The Health Dangers Of Dehydration

Health Dangers Of DehydrationOne of my patients good-naturedly teases me by calling me “Dr. Water” because I’m always stressing the importance of drinking enough water every day. It’s true, though. Drinking water is one of the best health boosting things you can do for yourself. It can relieve a lot of nagging symptoms and keep you alive! In fact, more people are brought to the hospital every day for symptoms of dehydration than most other illnesses!

Here’s what I tell my patients about the importance of drinking enough water and the dangers and symptoms of dehydration so you can avoid a trip to the ER!

Symptoms of Dehydration

As I tell my patients, our bodies are about 75% water! We float in it for 9 months as a fetus and never lose our need for water’s protection. We need water to keep our tissues and organs hydrated and able to function correctly. We need water to move nutrients, hormones and myriad other substances throughout our bodies. Our brain, which is about 85% water itself, has its own “pan” of water that it floats in and draws from to work correctly. It’s no wonder then that one of the important symptoms of dehydration is confusion and irritability – our brain needs water!

Water also helps remove toxins through our liver and kidneys and flush waste from our intestines. With all the functions that water performs in our bodies, it’s only common sense that we need to replace water every day to make up for what we use. When we don’t, that’s when our body starts to “talk back” by giving us warning signals that we need more water such as the following:

Fatigue – overall lack of energy; thought to play a part in chronic fatigue syndrome.

Muscle aches – middle of the night leg cramps, calf pain, and general stiffness; a contributing factor to fibromyalgia pain.

Joint aches – arthritis may start from a chronic state of dehydration where the joint is “dry” and inflammation can set in.

Depression/Brain Fog – confusion and depression can result if the brain cannot make its “hydroelectricity” or fire its neurons correctly causing a state of chronic dehydration. .

Loose skin – skin “tenting” heralds dehydration. Pull the skin on the back of your hand, if it tents and does not snap back quickly, you’re dehydrated.

Premature wrinkles – many facial wrinkles and lines are from dehydration, not age.

Gall/kidney stones – stones from toxins and minerals that don’t get diluted and washed out of these organs correctly.

High blood pressure – dehydration tells your kidneys to slow down and conserve whatever water the body has. Potassium levels decrease and blood pressure rises.

Constipation – a lot of money is spent on over-the-counter laxatives when drinking more water (and fiber) could prevent being constipated.

Heartburn – excess stomach acid could be remedied by drinking enough water.

Dark urine – one of the first telltale signs of dehydration is heavy, dark yellow or brownish urine. Urine should be clear or slightly yellow tinged.

Fainting/Stroke – dehydration can cause you to faint, have heat stroke, or a real stroke because of too thick blood that can develop clots along with blood pressure spikes that can occur in dehydrated states.

How Can You Avoid Dehydration?

It may seem simple enough, to avoid dehydration just drink more water! However, it gets a little more complicated than that. Dehydration can sneak up on you through just your activities of daily living, what you eat, what you do. Here are some things to watch for:

Food intake: Whenever food intake decreases, so does your body’s water levels, especially if you are dieting and watching sugar/carbohydrate intake. Don’t go below 40-50 grams of carbohydrate a day. Less than this will cause you to urinate frequently.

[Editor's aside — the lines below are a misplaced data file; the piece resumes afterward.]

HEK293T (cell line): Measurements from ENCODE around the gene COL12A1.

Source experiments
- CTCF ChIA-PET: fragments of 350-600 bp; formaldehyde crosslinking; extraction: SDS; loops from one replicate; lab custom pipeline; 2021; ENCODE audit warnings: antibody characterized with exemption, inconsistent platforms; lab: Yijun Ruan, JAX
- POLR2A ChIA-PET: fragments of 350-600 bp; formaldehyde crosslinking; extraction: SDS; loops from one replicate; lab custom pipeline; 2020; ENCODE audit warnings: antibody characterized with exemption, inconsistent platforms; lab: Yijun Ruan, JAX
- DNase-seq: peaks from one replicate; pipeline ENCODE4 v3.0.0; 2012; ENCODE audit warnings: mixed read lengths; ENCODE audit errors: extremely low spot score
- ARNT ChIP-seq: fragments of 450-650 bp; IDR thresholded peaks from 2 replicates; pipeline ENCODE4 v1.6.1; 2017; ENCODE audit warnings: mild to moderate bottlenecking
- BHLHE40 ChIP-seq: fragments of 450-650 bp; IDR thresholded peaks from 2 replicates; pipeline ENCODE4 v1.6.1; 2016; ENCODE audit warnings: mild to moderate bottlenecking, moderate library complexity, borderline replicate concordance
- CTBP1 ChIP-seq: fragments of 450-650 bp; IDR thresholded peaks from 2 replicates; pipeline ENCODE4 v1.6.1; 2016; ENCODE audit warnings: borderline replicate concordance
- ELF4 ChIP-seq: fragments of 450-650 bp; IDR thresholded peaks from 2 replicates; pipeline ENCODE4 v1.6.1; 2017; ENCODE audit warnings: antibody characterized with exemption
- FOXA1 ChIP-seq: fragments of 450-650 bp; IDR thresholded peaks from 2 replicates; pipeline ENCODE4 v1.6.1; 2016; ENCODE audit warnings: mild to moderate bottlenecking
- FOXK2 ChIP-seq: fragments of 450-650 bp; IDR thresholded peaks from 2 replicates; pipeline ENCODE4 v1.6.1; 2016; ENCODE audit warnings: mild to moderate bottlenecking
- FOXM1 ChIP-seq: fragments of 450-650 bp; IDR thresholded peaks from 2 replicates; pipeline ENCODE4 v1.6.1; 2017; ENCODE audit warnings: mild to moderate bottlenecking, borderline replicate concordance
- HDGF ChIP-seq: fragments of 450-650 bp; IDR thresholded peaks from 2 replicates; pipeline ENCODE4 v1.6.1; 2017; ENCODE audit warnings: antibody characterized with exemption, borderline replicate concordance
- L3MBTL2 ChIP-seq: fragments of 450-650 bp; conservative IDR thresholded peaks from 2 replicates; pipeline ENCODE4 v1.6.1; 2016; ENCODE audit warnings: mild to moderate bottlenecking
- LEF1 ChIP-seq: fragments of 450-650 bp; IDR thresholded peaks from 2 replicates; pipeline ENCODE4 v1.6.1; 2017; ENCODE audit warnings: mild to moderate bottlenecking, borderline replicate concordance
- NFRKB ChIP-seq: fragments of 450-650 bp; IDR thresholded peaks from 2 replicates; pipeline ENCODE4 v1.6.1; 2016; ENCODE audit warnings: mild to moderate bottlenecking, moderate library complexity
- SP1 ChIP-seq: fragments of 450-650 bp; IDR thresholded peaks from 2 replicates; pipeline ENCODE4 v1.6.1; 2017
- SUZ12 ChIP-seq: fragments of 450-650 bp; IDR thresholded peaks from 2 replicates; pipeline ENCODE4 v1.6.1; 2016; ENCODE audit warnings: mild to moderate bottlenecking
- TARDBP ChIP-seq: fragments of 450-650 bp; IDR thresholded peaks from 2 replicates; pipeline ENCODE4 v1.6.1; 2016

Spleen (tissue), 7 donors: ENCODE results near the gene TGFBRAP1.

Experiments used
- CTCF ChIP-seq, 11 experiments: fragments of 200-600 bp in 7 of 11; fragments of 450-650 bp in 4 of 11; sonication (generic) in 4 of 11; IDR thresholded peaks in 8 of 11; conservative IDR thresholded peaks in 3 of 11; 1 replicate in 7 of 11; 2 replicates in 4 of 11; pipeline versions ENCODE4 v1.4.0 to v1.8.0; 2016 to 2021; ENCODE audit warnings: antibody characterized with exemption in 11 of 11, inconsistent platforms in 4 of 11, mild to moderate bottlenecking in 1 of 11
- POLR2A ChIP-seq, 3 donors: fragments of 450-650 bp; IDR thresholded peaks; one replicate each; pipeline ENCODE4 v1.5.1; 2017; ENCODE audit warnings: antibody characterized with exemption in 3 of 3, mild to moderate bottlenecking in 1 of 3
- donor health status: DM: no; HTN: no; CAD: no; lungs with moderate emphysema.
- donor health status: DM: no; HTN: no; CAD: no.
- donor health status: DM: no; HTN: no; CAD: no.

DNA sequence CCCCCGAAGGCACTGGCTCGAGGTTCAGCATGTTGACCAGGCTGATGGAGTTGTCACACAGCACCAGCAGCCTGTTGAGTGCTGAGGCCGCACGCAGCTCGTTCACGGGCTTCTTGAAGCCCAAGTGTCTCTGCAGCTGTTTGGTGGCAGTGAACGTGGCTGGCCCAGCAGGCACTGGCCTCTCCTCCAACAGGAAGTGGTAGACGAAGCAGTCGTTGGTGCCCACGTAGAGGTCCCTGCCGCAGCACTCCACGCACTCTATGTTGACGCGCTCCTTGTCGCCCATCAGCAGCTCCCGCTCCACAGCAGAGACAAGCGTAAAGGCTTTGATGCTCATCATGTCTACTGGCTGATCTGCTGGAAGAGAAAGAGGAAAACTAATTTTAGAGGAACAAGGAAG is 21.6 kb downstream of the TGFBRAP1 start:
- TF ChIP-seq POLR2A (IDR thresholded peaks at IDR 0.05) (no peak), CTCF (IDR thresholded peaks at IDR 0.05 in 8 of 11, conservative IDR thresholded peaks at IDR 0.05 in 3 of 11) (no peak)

Exercise/sweating: Be sure to replace lost water by drinking enough water before and after exercise.

Caffeine/Sugar/Alcohol/Medications: All these substances can have a “drying” effect on your body. I recommend drinking 1 extra cup of water for every 1 cup of coffee, 8 oz bottle of regular or diet soda, or drink of alcohol. If you use artificial sweeteners, or take prescription drugs, and even vitamin supplements, add extra water.

Extreme weather: Very hot humid climates as well as very cold, dry climates can produce dehydration. Adjust your water intake up in these conditions.

Illness: If you get an illness that makes you vomit or have diarrhea, be very careful to replace water. You can do this through hot, clear broths which also add some extra needed salt or through commercial electrolyte replacements.

How Much Water Should I Drink?

This is a common question asked by my patients all the time. Most health practitioners agree on eight, 8 ounce glasses of water a day. The Institute of Medicine states women should drink 9 cups (72 ounces) of water a day and men 13 cups (104 ounces). However, as advised above, add extra depending on your particular activities, food/drink intake, and environment.

Many of my patients go through their daily lives in a chronic, mild state of dehydration and don’t know it. Likely you do too. It can masquerade as other health issues and be overlooked. Thirst is not a reliable indicator either as it only kicks in when dehydration is already present and the signal can weaken as people grow older. As I tell my patients, protect yourself against the many dangers of dehydration by drinking adequate water throughout the day. Think of it as very inexpensive and beneficial health insurance!

Stay Well,
Jay Brachfeld, M.D.
Natural Health News

Photo Credit: Sayan Samana


Jay Brachfeld, M.D.

Dr. Jay H. Brachfeld is a dermatologist in Boca Raton, Florida and is affiliated with West Boca Medical Center. He received his medical degree from University at Buffalo, School of Medicine and Biomedical Sciences and has been in practice for more than 20 years.

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